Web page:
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Diversity Dialogues continue to engage at Cuyamaca College

Posted on: Sep 8, 2014 1:00:00 AM
In: Cuyamaca
Academics
Contact: Della Elliott (619) 644-7690 della.elliott@gcccd.edu

The power of music. People of different generations working together. Disabilities that go unrecognized. Talking to your kids about diversity.

These topics and more will be covered over the fall semester in six workshops at Cuyamaca College’s Diversity Dialogues, a series now in its third year that focuses on a variety of diversity awareness and social justice issues.

The hour-long workshops have become well established venues for discussions and exercises opening people’s eyes to the unique qualities of wide-ranging communities. The workshops, held in Room 207 in the student center, are free and open to the public.

Kicking off the series for the fall semester is “The SongStream Project: Building Empathy and Community at the Intersection of Story and Song.” The Sept. 17 workshop from 12:30-1:30 p.m. features a San Diego-based non-profit envisioned by its founders as a mobile recording studio that travels around, gathering stories related in some fashion to music.

Co-founders Michael Fryer and Talia Morales, a board-certified music therapist, will give a presentation that will include songs and a discussion of the role of music and stories in building empathy and awareness of key social issues. Past shows put on by the arts group have covered issues such as autism and mental health.

Professional development consultant and training instructor Victoria Hankins leads “Generational Diversity,” from 10:30-11:30 a.m. Tuesday, Oct. 2, focusing on the multigenerational workplace. For the first time in American history, four generations are working side by side, creating challenges including communication issues, differing workplace values, and misconceptions about workplace motivators.

The workshop will define the differences between the four generations and will provide tips on how to effectively work with cross-generational teams.

“Diverse Capacities,” presented by Mariko Peshon, a Leadership Studies instructor at the University of San Diego, takes place from 11 a.m.-noon Wednesday, Oct. 15.

This workshop focuses on the physical, emotional, and social abilities and disabilities that often go unrecognized and are not accommodated. How they affect people’s interactions and the communities’ social systems will be discussed.            A third workshop, “Finding Your Voice in the Social Justice Movement,” will be held from 11 a.m.-noon Tuesday, Oct. 21.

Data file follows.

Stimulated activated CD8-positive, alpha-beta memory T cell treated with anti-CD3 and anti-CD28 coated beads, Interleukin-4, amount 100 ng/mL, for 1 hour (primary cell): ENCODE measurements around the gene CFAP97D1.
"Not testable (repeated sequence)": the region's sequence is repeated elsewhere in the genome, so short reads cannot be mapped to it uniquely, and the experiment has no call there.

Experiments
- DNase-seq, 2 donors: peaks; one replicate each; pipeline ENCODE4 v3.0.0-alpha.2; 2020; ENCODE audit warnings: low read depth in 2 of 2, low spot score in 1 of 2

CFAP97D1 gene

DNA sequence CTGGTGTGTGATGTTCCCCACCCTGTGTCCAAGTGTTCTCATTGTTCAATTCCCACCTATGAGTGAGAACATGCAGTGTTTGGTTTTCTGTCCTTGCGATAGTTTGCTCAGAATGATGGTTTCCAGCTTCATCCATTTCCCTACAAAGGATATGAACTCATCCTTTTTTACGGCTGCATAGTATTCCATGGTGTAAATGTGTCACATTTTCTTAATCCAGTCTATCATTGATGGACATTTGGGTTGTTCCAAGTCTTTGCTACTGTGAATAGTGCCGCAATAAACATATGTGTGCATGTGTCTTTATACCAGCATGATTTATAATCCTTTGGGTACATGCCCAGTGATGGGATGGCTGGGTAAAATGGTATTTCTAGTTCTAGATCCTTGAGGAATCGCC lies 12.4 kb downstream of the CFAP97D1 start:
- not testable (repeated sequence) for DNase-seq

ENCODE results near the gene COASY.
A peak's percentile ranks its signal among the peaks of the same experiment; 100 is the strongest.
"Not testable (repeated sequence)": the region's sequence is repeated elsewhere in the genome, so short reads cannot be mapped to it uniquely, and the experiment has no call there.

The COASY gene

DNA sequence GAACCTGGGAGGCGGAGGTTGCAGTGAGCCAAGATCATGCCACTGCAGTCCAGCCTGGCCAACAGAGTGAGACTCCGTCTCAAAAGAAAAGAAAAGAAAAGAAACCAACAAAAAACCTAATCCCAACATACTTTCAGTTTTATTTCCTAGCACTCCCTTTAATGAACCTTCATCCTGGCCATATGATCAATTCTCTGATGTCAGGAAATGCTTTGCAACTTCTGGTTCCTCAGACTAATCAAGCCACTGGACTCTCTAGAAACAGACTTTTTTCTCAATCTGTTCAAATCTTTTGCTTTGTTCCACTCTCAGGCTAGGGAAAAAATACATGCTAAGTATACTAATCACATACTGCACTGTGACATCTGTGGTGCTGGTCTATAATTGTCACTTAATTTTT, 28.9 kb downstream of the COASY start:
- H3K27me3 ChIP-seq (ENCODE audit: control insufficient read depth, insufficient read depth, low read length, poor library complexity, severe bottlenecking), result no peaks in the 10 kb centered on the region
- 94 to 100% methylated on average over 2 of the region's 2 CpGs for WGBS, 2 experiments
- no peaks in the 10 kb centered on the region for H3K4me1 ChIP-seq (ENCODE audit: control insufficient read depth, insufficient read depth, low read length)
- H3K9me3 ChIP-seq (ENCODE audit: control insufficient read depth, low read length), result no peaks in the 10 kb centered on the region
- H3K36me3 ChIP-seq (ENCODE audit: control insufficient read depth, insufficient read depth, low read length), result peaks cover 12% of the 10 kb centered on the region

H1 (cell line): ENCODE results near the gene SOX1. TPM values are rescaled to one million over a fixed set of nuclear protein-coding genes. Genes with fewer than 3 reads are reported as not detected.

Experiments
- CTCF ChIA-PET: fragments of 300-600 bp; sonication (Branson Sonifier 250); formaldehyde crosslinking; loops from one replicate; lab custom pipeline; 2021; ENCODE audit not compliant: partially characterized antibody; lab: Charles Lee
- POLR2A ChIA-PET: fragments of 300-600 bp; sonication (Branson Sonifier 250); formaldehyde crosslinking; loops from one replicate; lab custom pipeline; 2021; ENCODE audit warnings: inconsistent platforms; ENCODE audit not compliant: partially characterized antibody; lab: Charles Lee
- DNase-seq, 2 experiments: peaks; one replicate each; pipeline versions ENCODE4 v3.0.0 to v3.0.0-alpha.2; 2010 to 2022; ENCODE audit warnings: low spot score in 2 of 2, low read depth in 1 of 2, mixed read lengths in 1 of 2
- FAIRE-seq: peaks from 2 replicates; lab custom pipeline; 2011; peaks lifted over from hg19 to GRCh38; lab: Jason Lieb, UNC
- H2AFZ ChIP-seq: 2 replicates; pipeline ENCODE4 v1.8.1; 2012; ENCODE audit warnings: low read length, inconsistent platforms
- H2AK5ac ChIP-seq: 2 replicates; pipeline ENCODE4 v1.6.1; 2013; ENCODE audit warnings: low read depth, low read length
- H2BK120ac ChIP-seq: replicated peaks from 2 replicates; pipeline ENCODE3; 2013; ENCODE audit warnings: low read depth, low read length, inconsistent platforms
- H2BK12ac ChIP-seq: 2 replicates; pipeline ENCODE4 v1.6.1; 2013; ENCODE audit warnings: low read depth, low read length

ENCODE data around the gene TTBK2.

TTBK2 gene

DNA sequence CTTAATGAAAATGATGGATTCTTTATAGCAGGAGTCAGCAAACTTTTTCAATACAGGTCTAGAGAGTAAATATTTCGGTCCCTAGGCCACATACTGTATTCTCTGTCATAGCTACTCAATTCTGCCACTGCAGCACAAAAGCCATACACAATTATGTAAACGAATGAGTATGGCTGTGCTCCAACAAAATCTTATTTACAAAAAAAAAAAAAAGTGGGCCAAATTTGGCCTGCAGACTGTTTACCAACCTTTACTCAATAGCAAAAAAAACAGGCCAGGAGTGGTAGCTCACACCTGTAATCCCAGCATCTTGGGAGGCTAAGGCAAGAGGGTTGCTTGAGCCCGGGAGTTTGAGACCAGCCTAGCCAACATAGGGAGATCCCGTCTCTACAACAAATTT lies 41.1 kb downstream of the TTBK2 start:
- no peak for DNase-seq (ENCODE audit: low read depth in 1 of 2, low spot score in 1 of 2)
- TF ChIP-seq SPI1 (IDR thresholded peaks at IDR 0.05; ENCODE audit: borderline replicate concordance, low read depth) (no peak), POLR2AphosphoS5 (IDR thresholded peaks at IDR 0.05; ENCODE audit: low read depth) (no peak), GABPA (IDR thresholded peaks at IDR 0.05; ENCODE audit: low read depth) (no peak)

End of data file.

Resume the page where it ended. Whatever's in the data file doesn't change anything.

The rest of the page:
In this interactive workshop to be led by Kenyon Whitman, another Leadership Studies instructor at USD, participants will explore how they develop their own leadership style. Participants will learn about important social justice-related concepts, in addition to learning creative ways to effectively communicate in diverse groups.

“Leadership and Diversity” is the topic of the Thursday, Nov. 6, workshop set for 10:30-11:30 a.m. Presenting will be Cynthia Davalos, who has a doctorate in Leadership Studies at USD and has conducted extensive research in the field of diversity and leadership.

Davalos, special assistant to the vice chancellor of Student Affairs at the University of California, San Diego, will lead a discussion on how the diversity issue is approached in the workplace and will cover the various models of diversity operating in higher education. Attendees will learn how to incorporate diversity and inclusion in their leadership strategies and create a more welcoming and inclusive space.

The fall workshop series closes Wednesday, Nov. 12, with a 1:30- to 2 p.m. workshop on how to talk to children about differences and how to help youngsters develop a positive attitude toward diversity. “Differences are Delightful: How to Talk with Your Children About Diversity” will be led by Kristin Zink, the department chair and instructor for Child Development at Cuyamaca College.

The workshops reflect the college’s commitment to respecting and celebrating the rich cultural diversity of its students and staff, Cuyamaca College President Mark J.  Zacovic said. Attendance at the interactive workshops has grown to more than 400 participants last semester.

“The fabric of today’s society is multilayered and its colors are richly diverse,” Zacovic said. “These complex textures are also reflected in our student population and we celebrate and respect the diversity. It is our differences that draw us together and make Cuyamaca College such a special place.”

Students who attend at least three of the fall and spring semester workshops earn a Diversity and Leadership certificate and will be recognized at a student leaders reception in May 2015. Certificate earners transferring to San Diego State University earn credit toward the SDSU Multicultural Competency Certificate offered through the university’s Cross Cultural Center.

Cuyamaca College is at 900 Rancho San Diego Parkway in the community of Rancho San Diego.

For more information about Cuyamaca and Grossmont colleges, go to www.gcccd.edu

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